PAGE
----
Rafi squeezed his eyes even tighter in an attempt to keep them closed. No one could force him to open them, right?
“It got left inside,” the second voice said.
“So let’s do our best to see him without it,” said the one whose name was not Cooperman. “A kid about a meter twenty tall, with wet clothes full of leaves, a small hat that covers long, wet hair, and look at your face—” Rafi felt his chin being lifted with a warm finger, and suddenly, without knowing why, he felt an urge to cry.
“Well, at least I can breathe a sigh of relief! I was really worried!” the one who had raised Rafi’s chin said. “Baruch Hashem! He’s not one of my students!”
Rafi suddenly felt deeply curious to see who the voice belonged to, but he knew it was better to keep his eyes closed. The more he could hide right now, the better it was.
“Reb Nechemia, shall we go into your office?” the second voice asked.
“Yes, we need to have a few words with him, don’t we?” The grip on his wrist eased a bit, and Rafi knew that this was his opportunity. Now, before they went inside.
With a sudden, wild jerk, he broke free of the person holding his arm, who emitted a cry of surprise. The boy began to run, but he didn’t get more than three feet before two strong hands grabbed him, hands that were stronger than the first ones. “Oops!” the man said. “You’re in a bit of a hurry, aren’t you, young man?” He spoke like one of Rafi’s teachers, Mr. Pierre, and Rafi knew that meant that this man was also born in France, but that hardly interested him at that moment. He just knew that things were getting more and more complicated.
“Mischievous kid, isn’t he!” the first one said, and Rafi—whose eyes were open by now—saw black pants approaching them. “Did you see how he ran away from me?”
“I’ll take him now, Rabbi Paksher,” the Frenchman said. “You’re too gentle for him.”
Reb Nechemia didn’t respond. “We’d better hurry, Mr. Cooperman. He’s shaking from the cold.”
The three entered the office. Rafi’s eyes remained glued to the floor and his mind was blank. The light went on, the door closed behind them, and the key turned in the lock. Rafi lifted his eyes a little and saw the hand of the man with the black pants pocketing the ring of keys. He bit his lips hard again and tried to think what he could do. Was there any way out of this mess? He wondered what had happened to Ronny. He probably ran away.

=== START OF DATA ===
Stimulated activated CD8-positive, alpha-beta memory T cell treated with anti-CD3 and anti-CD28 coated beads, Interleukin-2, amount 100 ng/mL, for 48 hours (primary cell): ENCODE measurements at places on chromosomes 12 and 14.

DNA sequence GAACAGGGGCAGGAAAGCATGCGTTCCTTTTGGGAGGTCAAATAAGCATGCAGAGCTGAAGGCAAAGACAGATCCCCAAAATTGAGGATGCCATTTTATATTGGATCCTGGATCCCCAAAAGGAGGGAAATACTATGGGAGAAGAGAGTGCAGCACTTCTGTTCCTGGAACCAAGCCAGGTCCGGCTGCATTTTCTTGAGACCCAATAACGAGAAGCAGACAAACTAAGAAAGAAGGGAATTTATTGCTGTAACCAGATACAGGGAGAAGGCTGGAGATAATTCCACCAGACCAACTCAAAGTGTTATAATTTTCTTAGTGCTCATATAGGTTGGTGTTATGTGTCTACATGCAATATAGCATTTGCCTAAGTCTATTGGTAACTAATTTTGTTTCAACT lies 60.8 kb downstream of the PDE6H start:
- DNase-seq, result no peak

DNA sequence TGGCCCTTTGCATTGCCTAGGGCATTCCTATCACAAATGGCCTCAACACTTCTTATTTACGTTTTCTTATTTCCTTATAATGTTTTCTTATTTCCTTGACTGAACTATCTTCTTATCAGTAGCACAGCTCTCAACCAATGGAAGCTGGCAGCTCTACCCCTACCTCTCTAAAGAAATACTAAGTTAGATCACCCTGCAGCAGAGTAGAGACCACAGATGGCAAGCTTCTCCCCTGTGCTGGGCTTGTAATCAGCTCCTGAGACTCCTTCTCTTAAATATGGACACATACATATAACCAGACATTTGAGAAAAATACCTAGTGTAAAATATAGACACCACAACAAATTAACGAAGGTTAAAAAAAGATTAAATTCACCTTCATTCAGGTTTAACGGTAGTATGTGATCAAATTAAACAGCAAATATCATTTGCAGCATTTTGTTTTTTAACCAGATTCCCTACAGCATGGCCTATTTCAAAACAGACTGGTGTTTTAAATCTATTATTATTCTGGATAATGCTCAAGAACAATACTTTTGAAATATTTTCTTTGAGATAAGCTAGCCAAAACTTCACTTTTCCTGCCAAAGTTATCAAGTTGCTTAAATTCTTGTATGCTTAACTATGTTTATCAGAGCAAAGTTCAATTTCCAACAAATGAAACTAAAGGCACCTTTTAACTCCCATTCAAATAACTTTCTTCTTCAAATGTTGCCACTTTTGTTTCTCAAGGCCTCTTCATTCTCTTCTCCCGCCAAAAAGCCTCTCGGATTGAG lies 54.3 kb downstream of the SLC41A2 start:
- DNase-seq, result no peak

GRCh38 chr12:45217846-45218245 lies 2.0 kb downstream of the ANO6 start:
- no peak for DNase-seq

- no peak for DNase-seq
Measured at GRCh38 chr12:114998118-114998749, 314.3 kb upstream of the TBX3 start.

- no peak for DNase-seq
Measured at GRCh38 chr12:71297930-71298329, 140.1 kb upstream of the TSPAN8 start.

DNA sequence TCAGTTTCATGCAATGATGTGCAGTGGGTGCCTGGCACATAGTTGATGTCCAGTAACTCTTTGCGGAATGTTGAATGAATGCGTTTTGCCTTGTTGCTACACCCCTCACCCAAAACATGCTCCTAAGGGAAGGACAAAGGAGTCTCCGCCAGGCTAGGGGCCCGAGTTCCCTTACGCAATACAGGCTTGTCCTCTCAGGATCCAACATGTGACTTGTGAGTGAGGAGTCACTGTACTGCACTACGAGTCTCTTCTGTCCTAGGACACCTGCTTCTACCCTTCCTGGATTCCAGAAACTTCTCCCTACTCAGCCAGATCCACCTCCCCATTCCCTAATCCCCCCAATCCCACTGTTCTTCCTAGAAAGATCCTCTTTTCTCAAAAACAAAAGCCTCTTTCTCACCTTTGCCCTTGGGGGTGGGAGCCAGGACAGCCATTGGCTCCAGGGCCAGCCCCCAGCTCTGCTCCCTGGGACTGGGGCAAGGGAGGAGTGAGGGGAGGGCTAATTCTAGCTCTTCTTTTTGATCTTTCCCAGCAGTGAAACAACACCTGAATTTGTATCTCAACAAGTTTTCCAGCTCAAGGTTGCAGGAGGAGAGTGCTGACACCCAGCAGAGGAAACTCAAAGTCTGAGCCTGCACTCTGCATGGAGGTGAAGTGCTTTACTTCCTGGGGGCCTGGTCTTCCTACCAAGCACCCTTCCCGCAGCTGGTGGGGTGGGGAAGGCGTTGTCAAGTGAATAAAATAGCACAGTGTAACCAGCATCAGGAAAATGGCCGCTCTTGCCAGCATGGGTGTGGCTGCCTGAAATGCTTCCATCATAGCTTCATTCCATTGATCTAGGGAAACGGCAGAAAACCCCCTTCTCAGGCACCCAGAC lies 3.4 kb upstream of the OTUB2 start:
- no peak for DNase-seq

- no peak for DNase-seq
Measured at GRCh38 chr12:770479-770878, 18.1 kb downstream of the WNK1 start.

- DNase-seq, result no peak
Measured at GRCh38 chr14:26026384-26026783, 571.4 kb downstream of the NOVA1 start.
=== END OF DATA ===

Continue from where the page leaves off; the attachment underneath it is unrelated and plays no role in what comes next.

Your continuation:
The man named Cooperman led Rafi to a desk—which Rafi was most familiar with—and sat him in a chair. Finally, Cooperman let go of his shoulders and sat down beside him. The black pants walked around to the other side of the desk. A chair squeaked; the man must have sat down. Rafi could not restrain himself any longer and raised his eyes a bit more. He saw a gray sweater, a medium-brown beard, and a white collar that peeked out from behind it. The boy raised his eyes even more and saw that the man’s brown eyes were fixed on him. Rafi quickly closed his eyes again.
“You start, Rabbi Paksher,” the Frenchman beside him said.
“Me?” The man on the other side of the desk sighed. “I have no idea how to deal with a vandal of nine or ten years old.”
“Fine,” the Frenchman replied, and Rafi heard some papers rustle. Oh, he was probably a policeman. “I see you prefer to keep your eyes closed, young man, but when we came in, they were open. You saw exactly where we are, didn’t you?”
Rafi didn’t move. He was cold in his wet clothes, and every move caused another wet piece of fabric to stick to his body. Of all the nights he had been here with Ronny, this was the worst. It had been cold and rainy all the way here, the wet leaves had bothered him in the tree, and now, he had been caught.
The voice on his right continued speaking. “This is not the first time you’re here, is it?”
“Just a moment, Mr. Cooperman. I’m going to turn up the steam.”
Rafi opened his eyes again—just two tiny cracks—and noticed the principal speaking with his back to them.
“Soon you’re going to offer the kid tea, too,” Cooperman grumbled. “I see that the fact that he is a boy has softened you. Don’t forget, he’s not just a kid. He’s the one who made this mess!”
“I think not,” the principal said, and Rafi looked at his moving hands. “The big one is the responsible one. This boy just came in and came down to open the door for that shameless hooligan. Isn’t that right, young man?” Rafi looked at the principal, but didn’t move. “But the idea of tea, Mr. Cooperman, is not a bad one. How much sugar do you take?”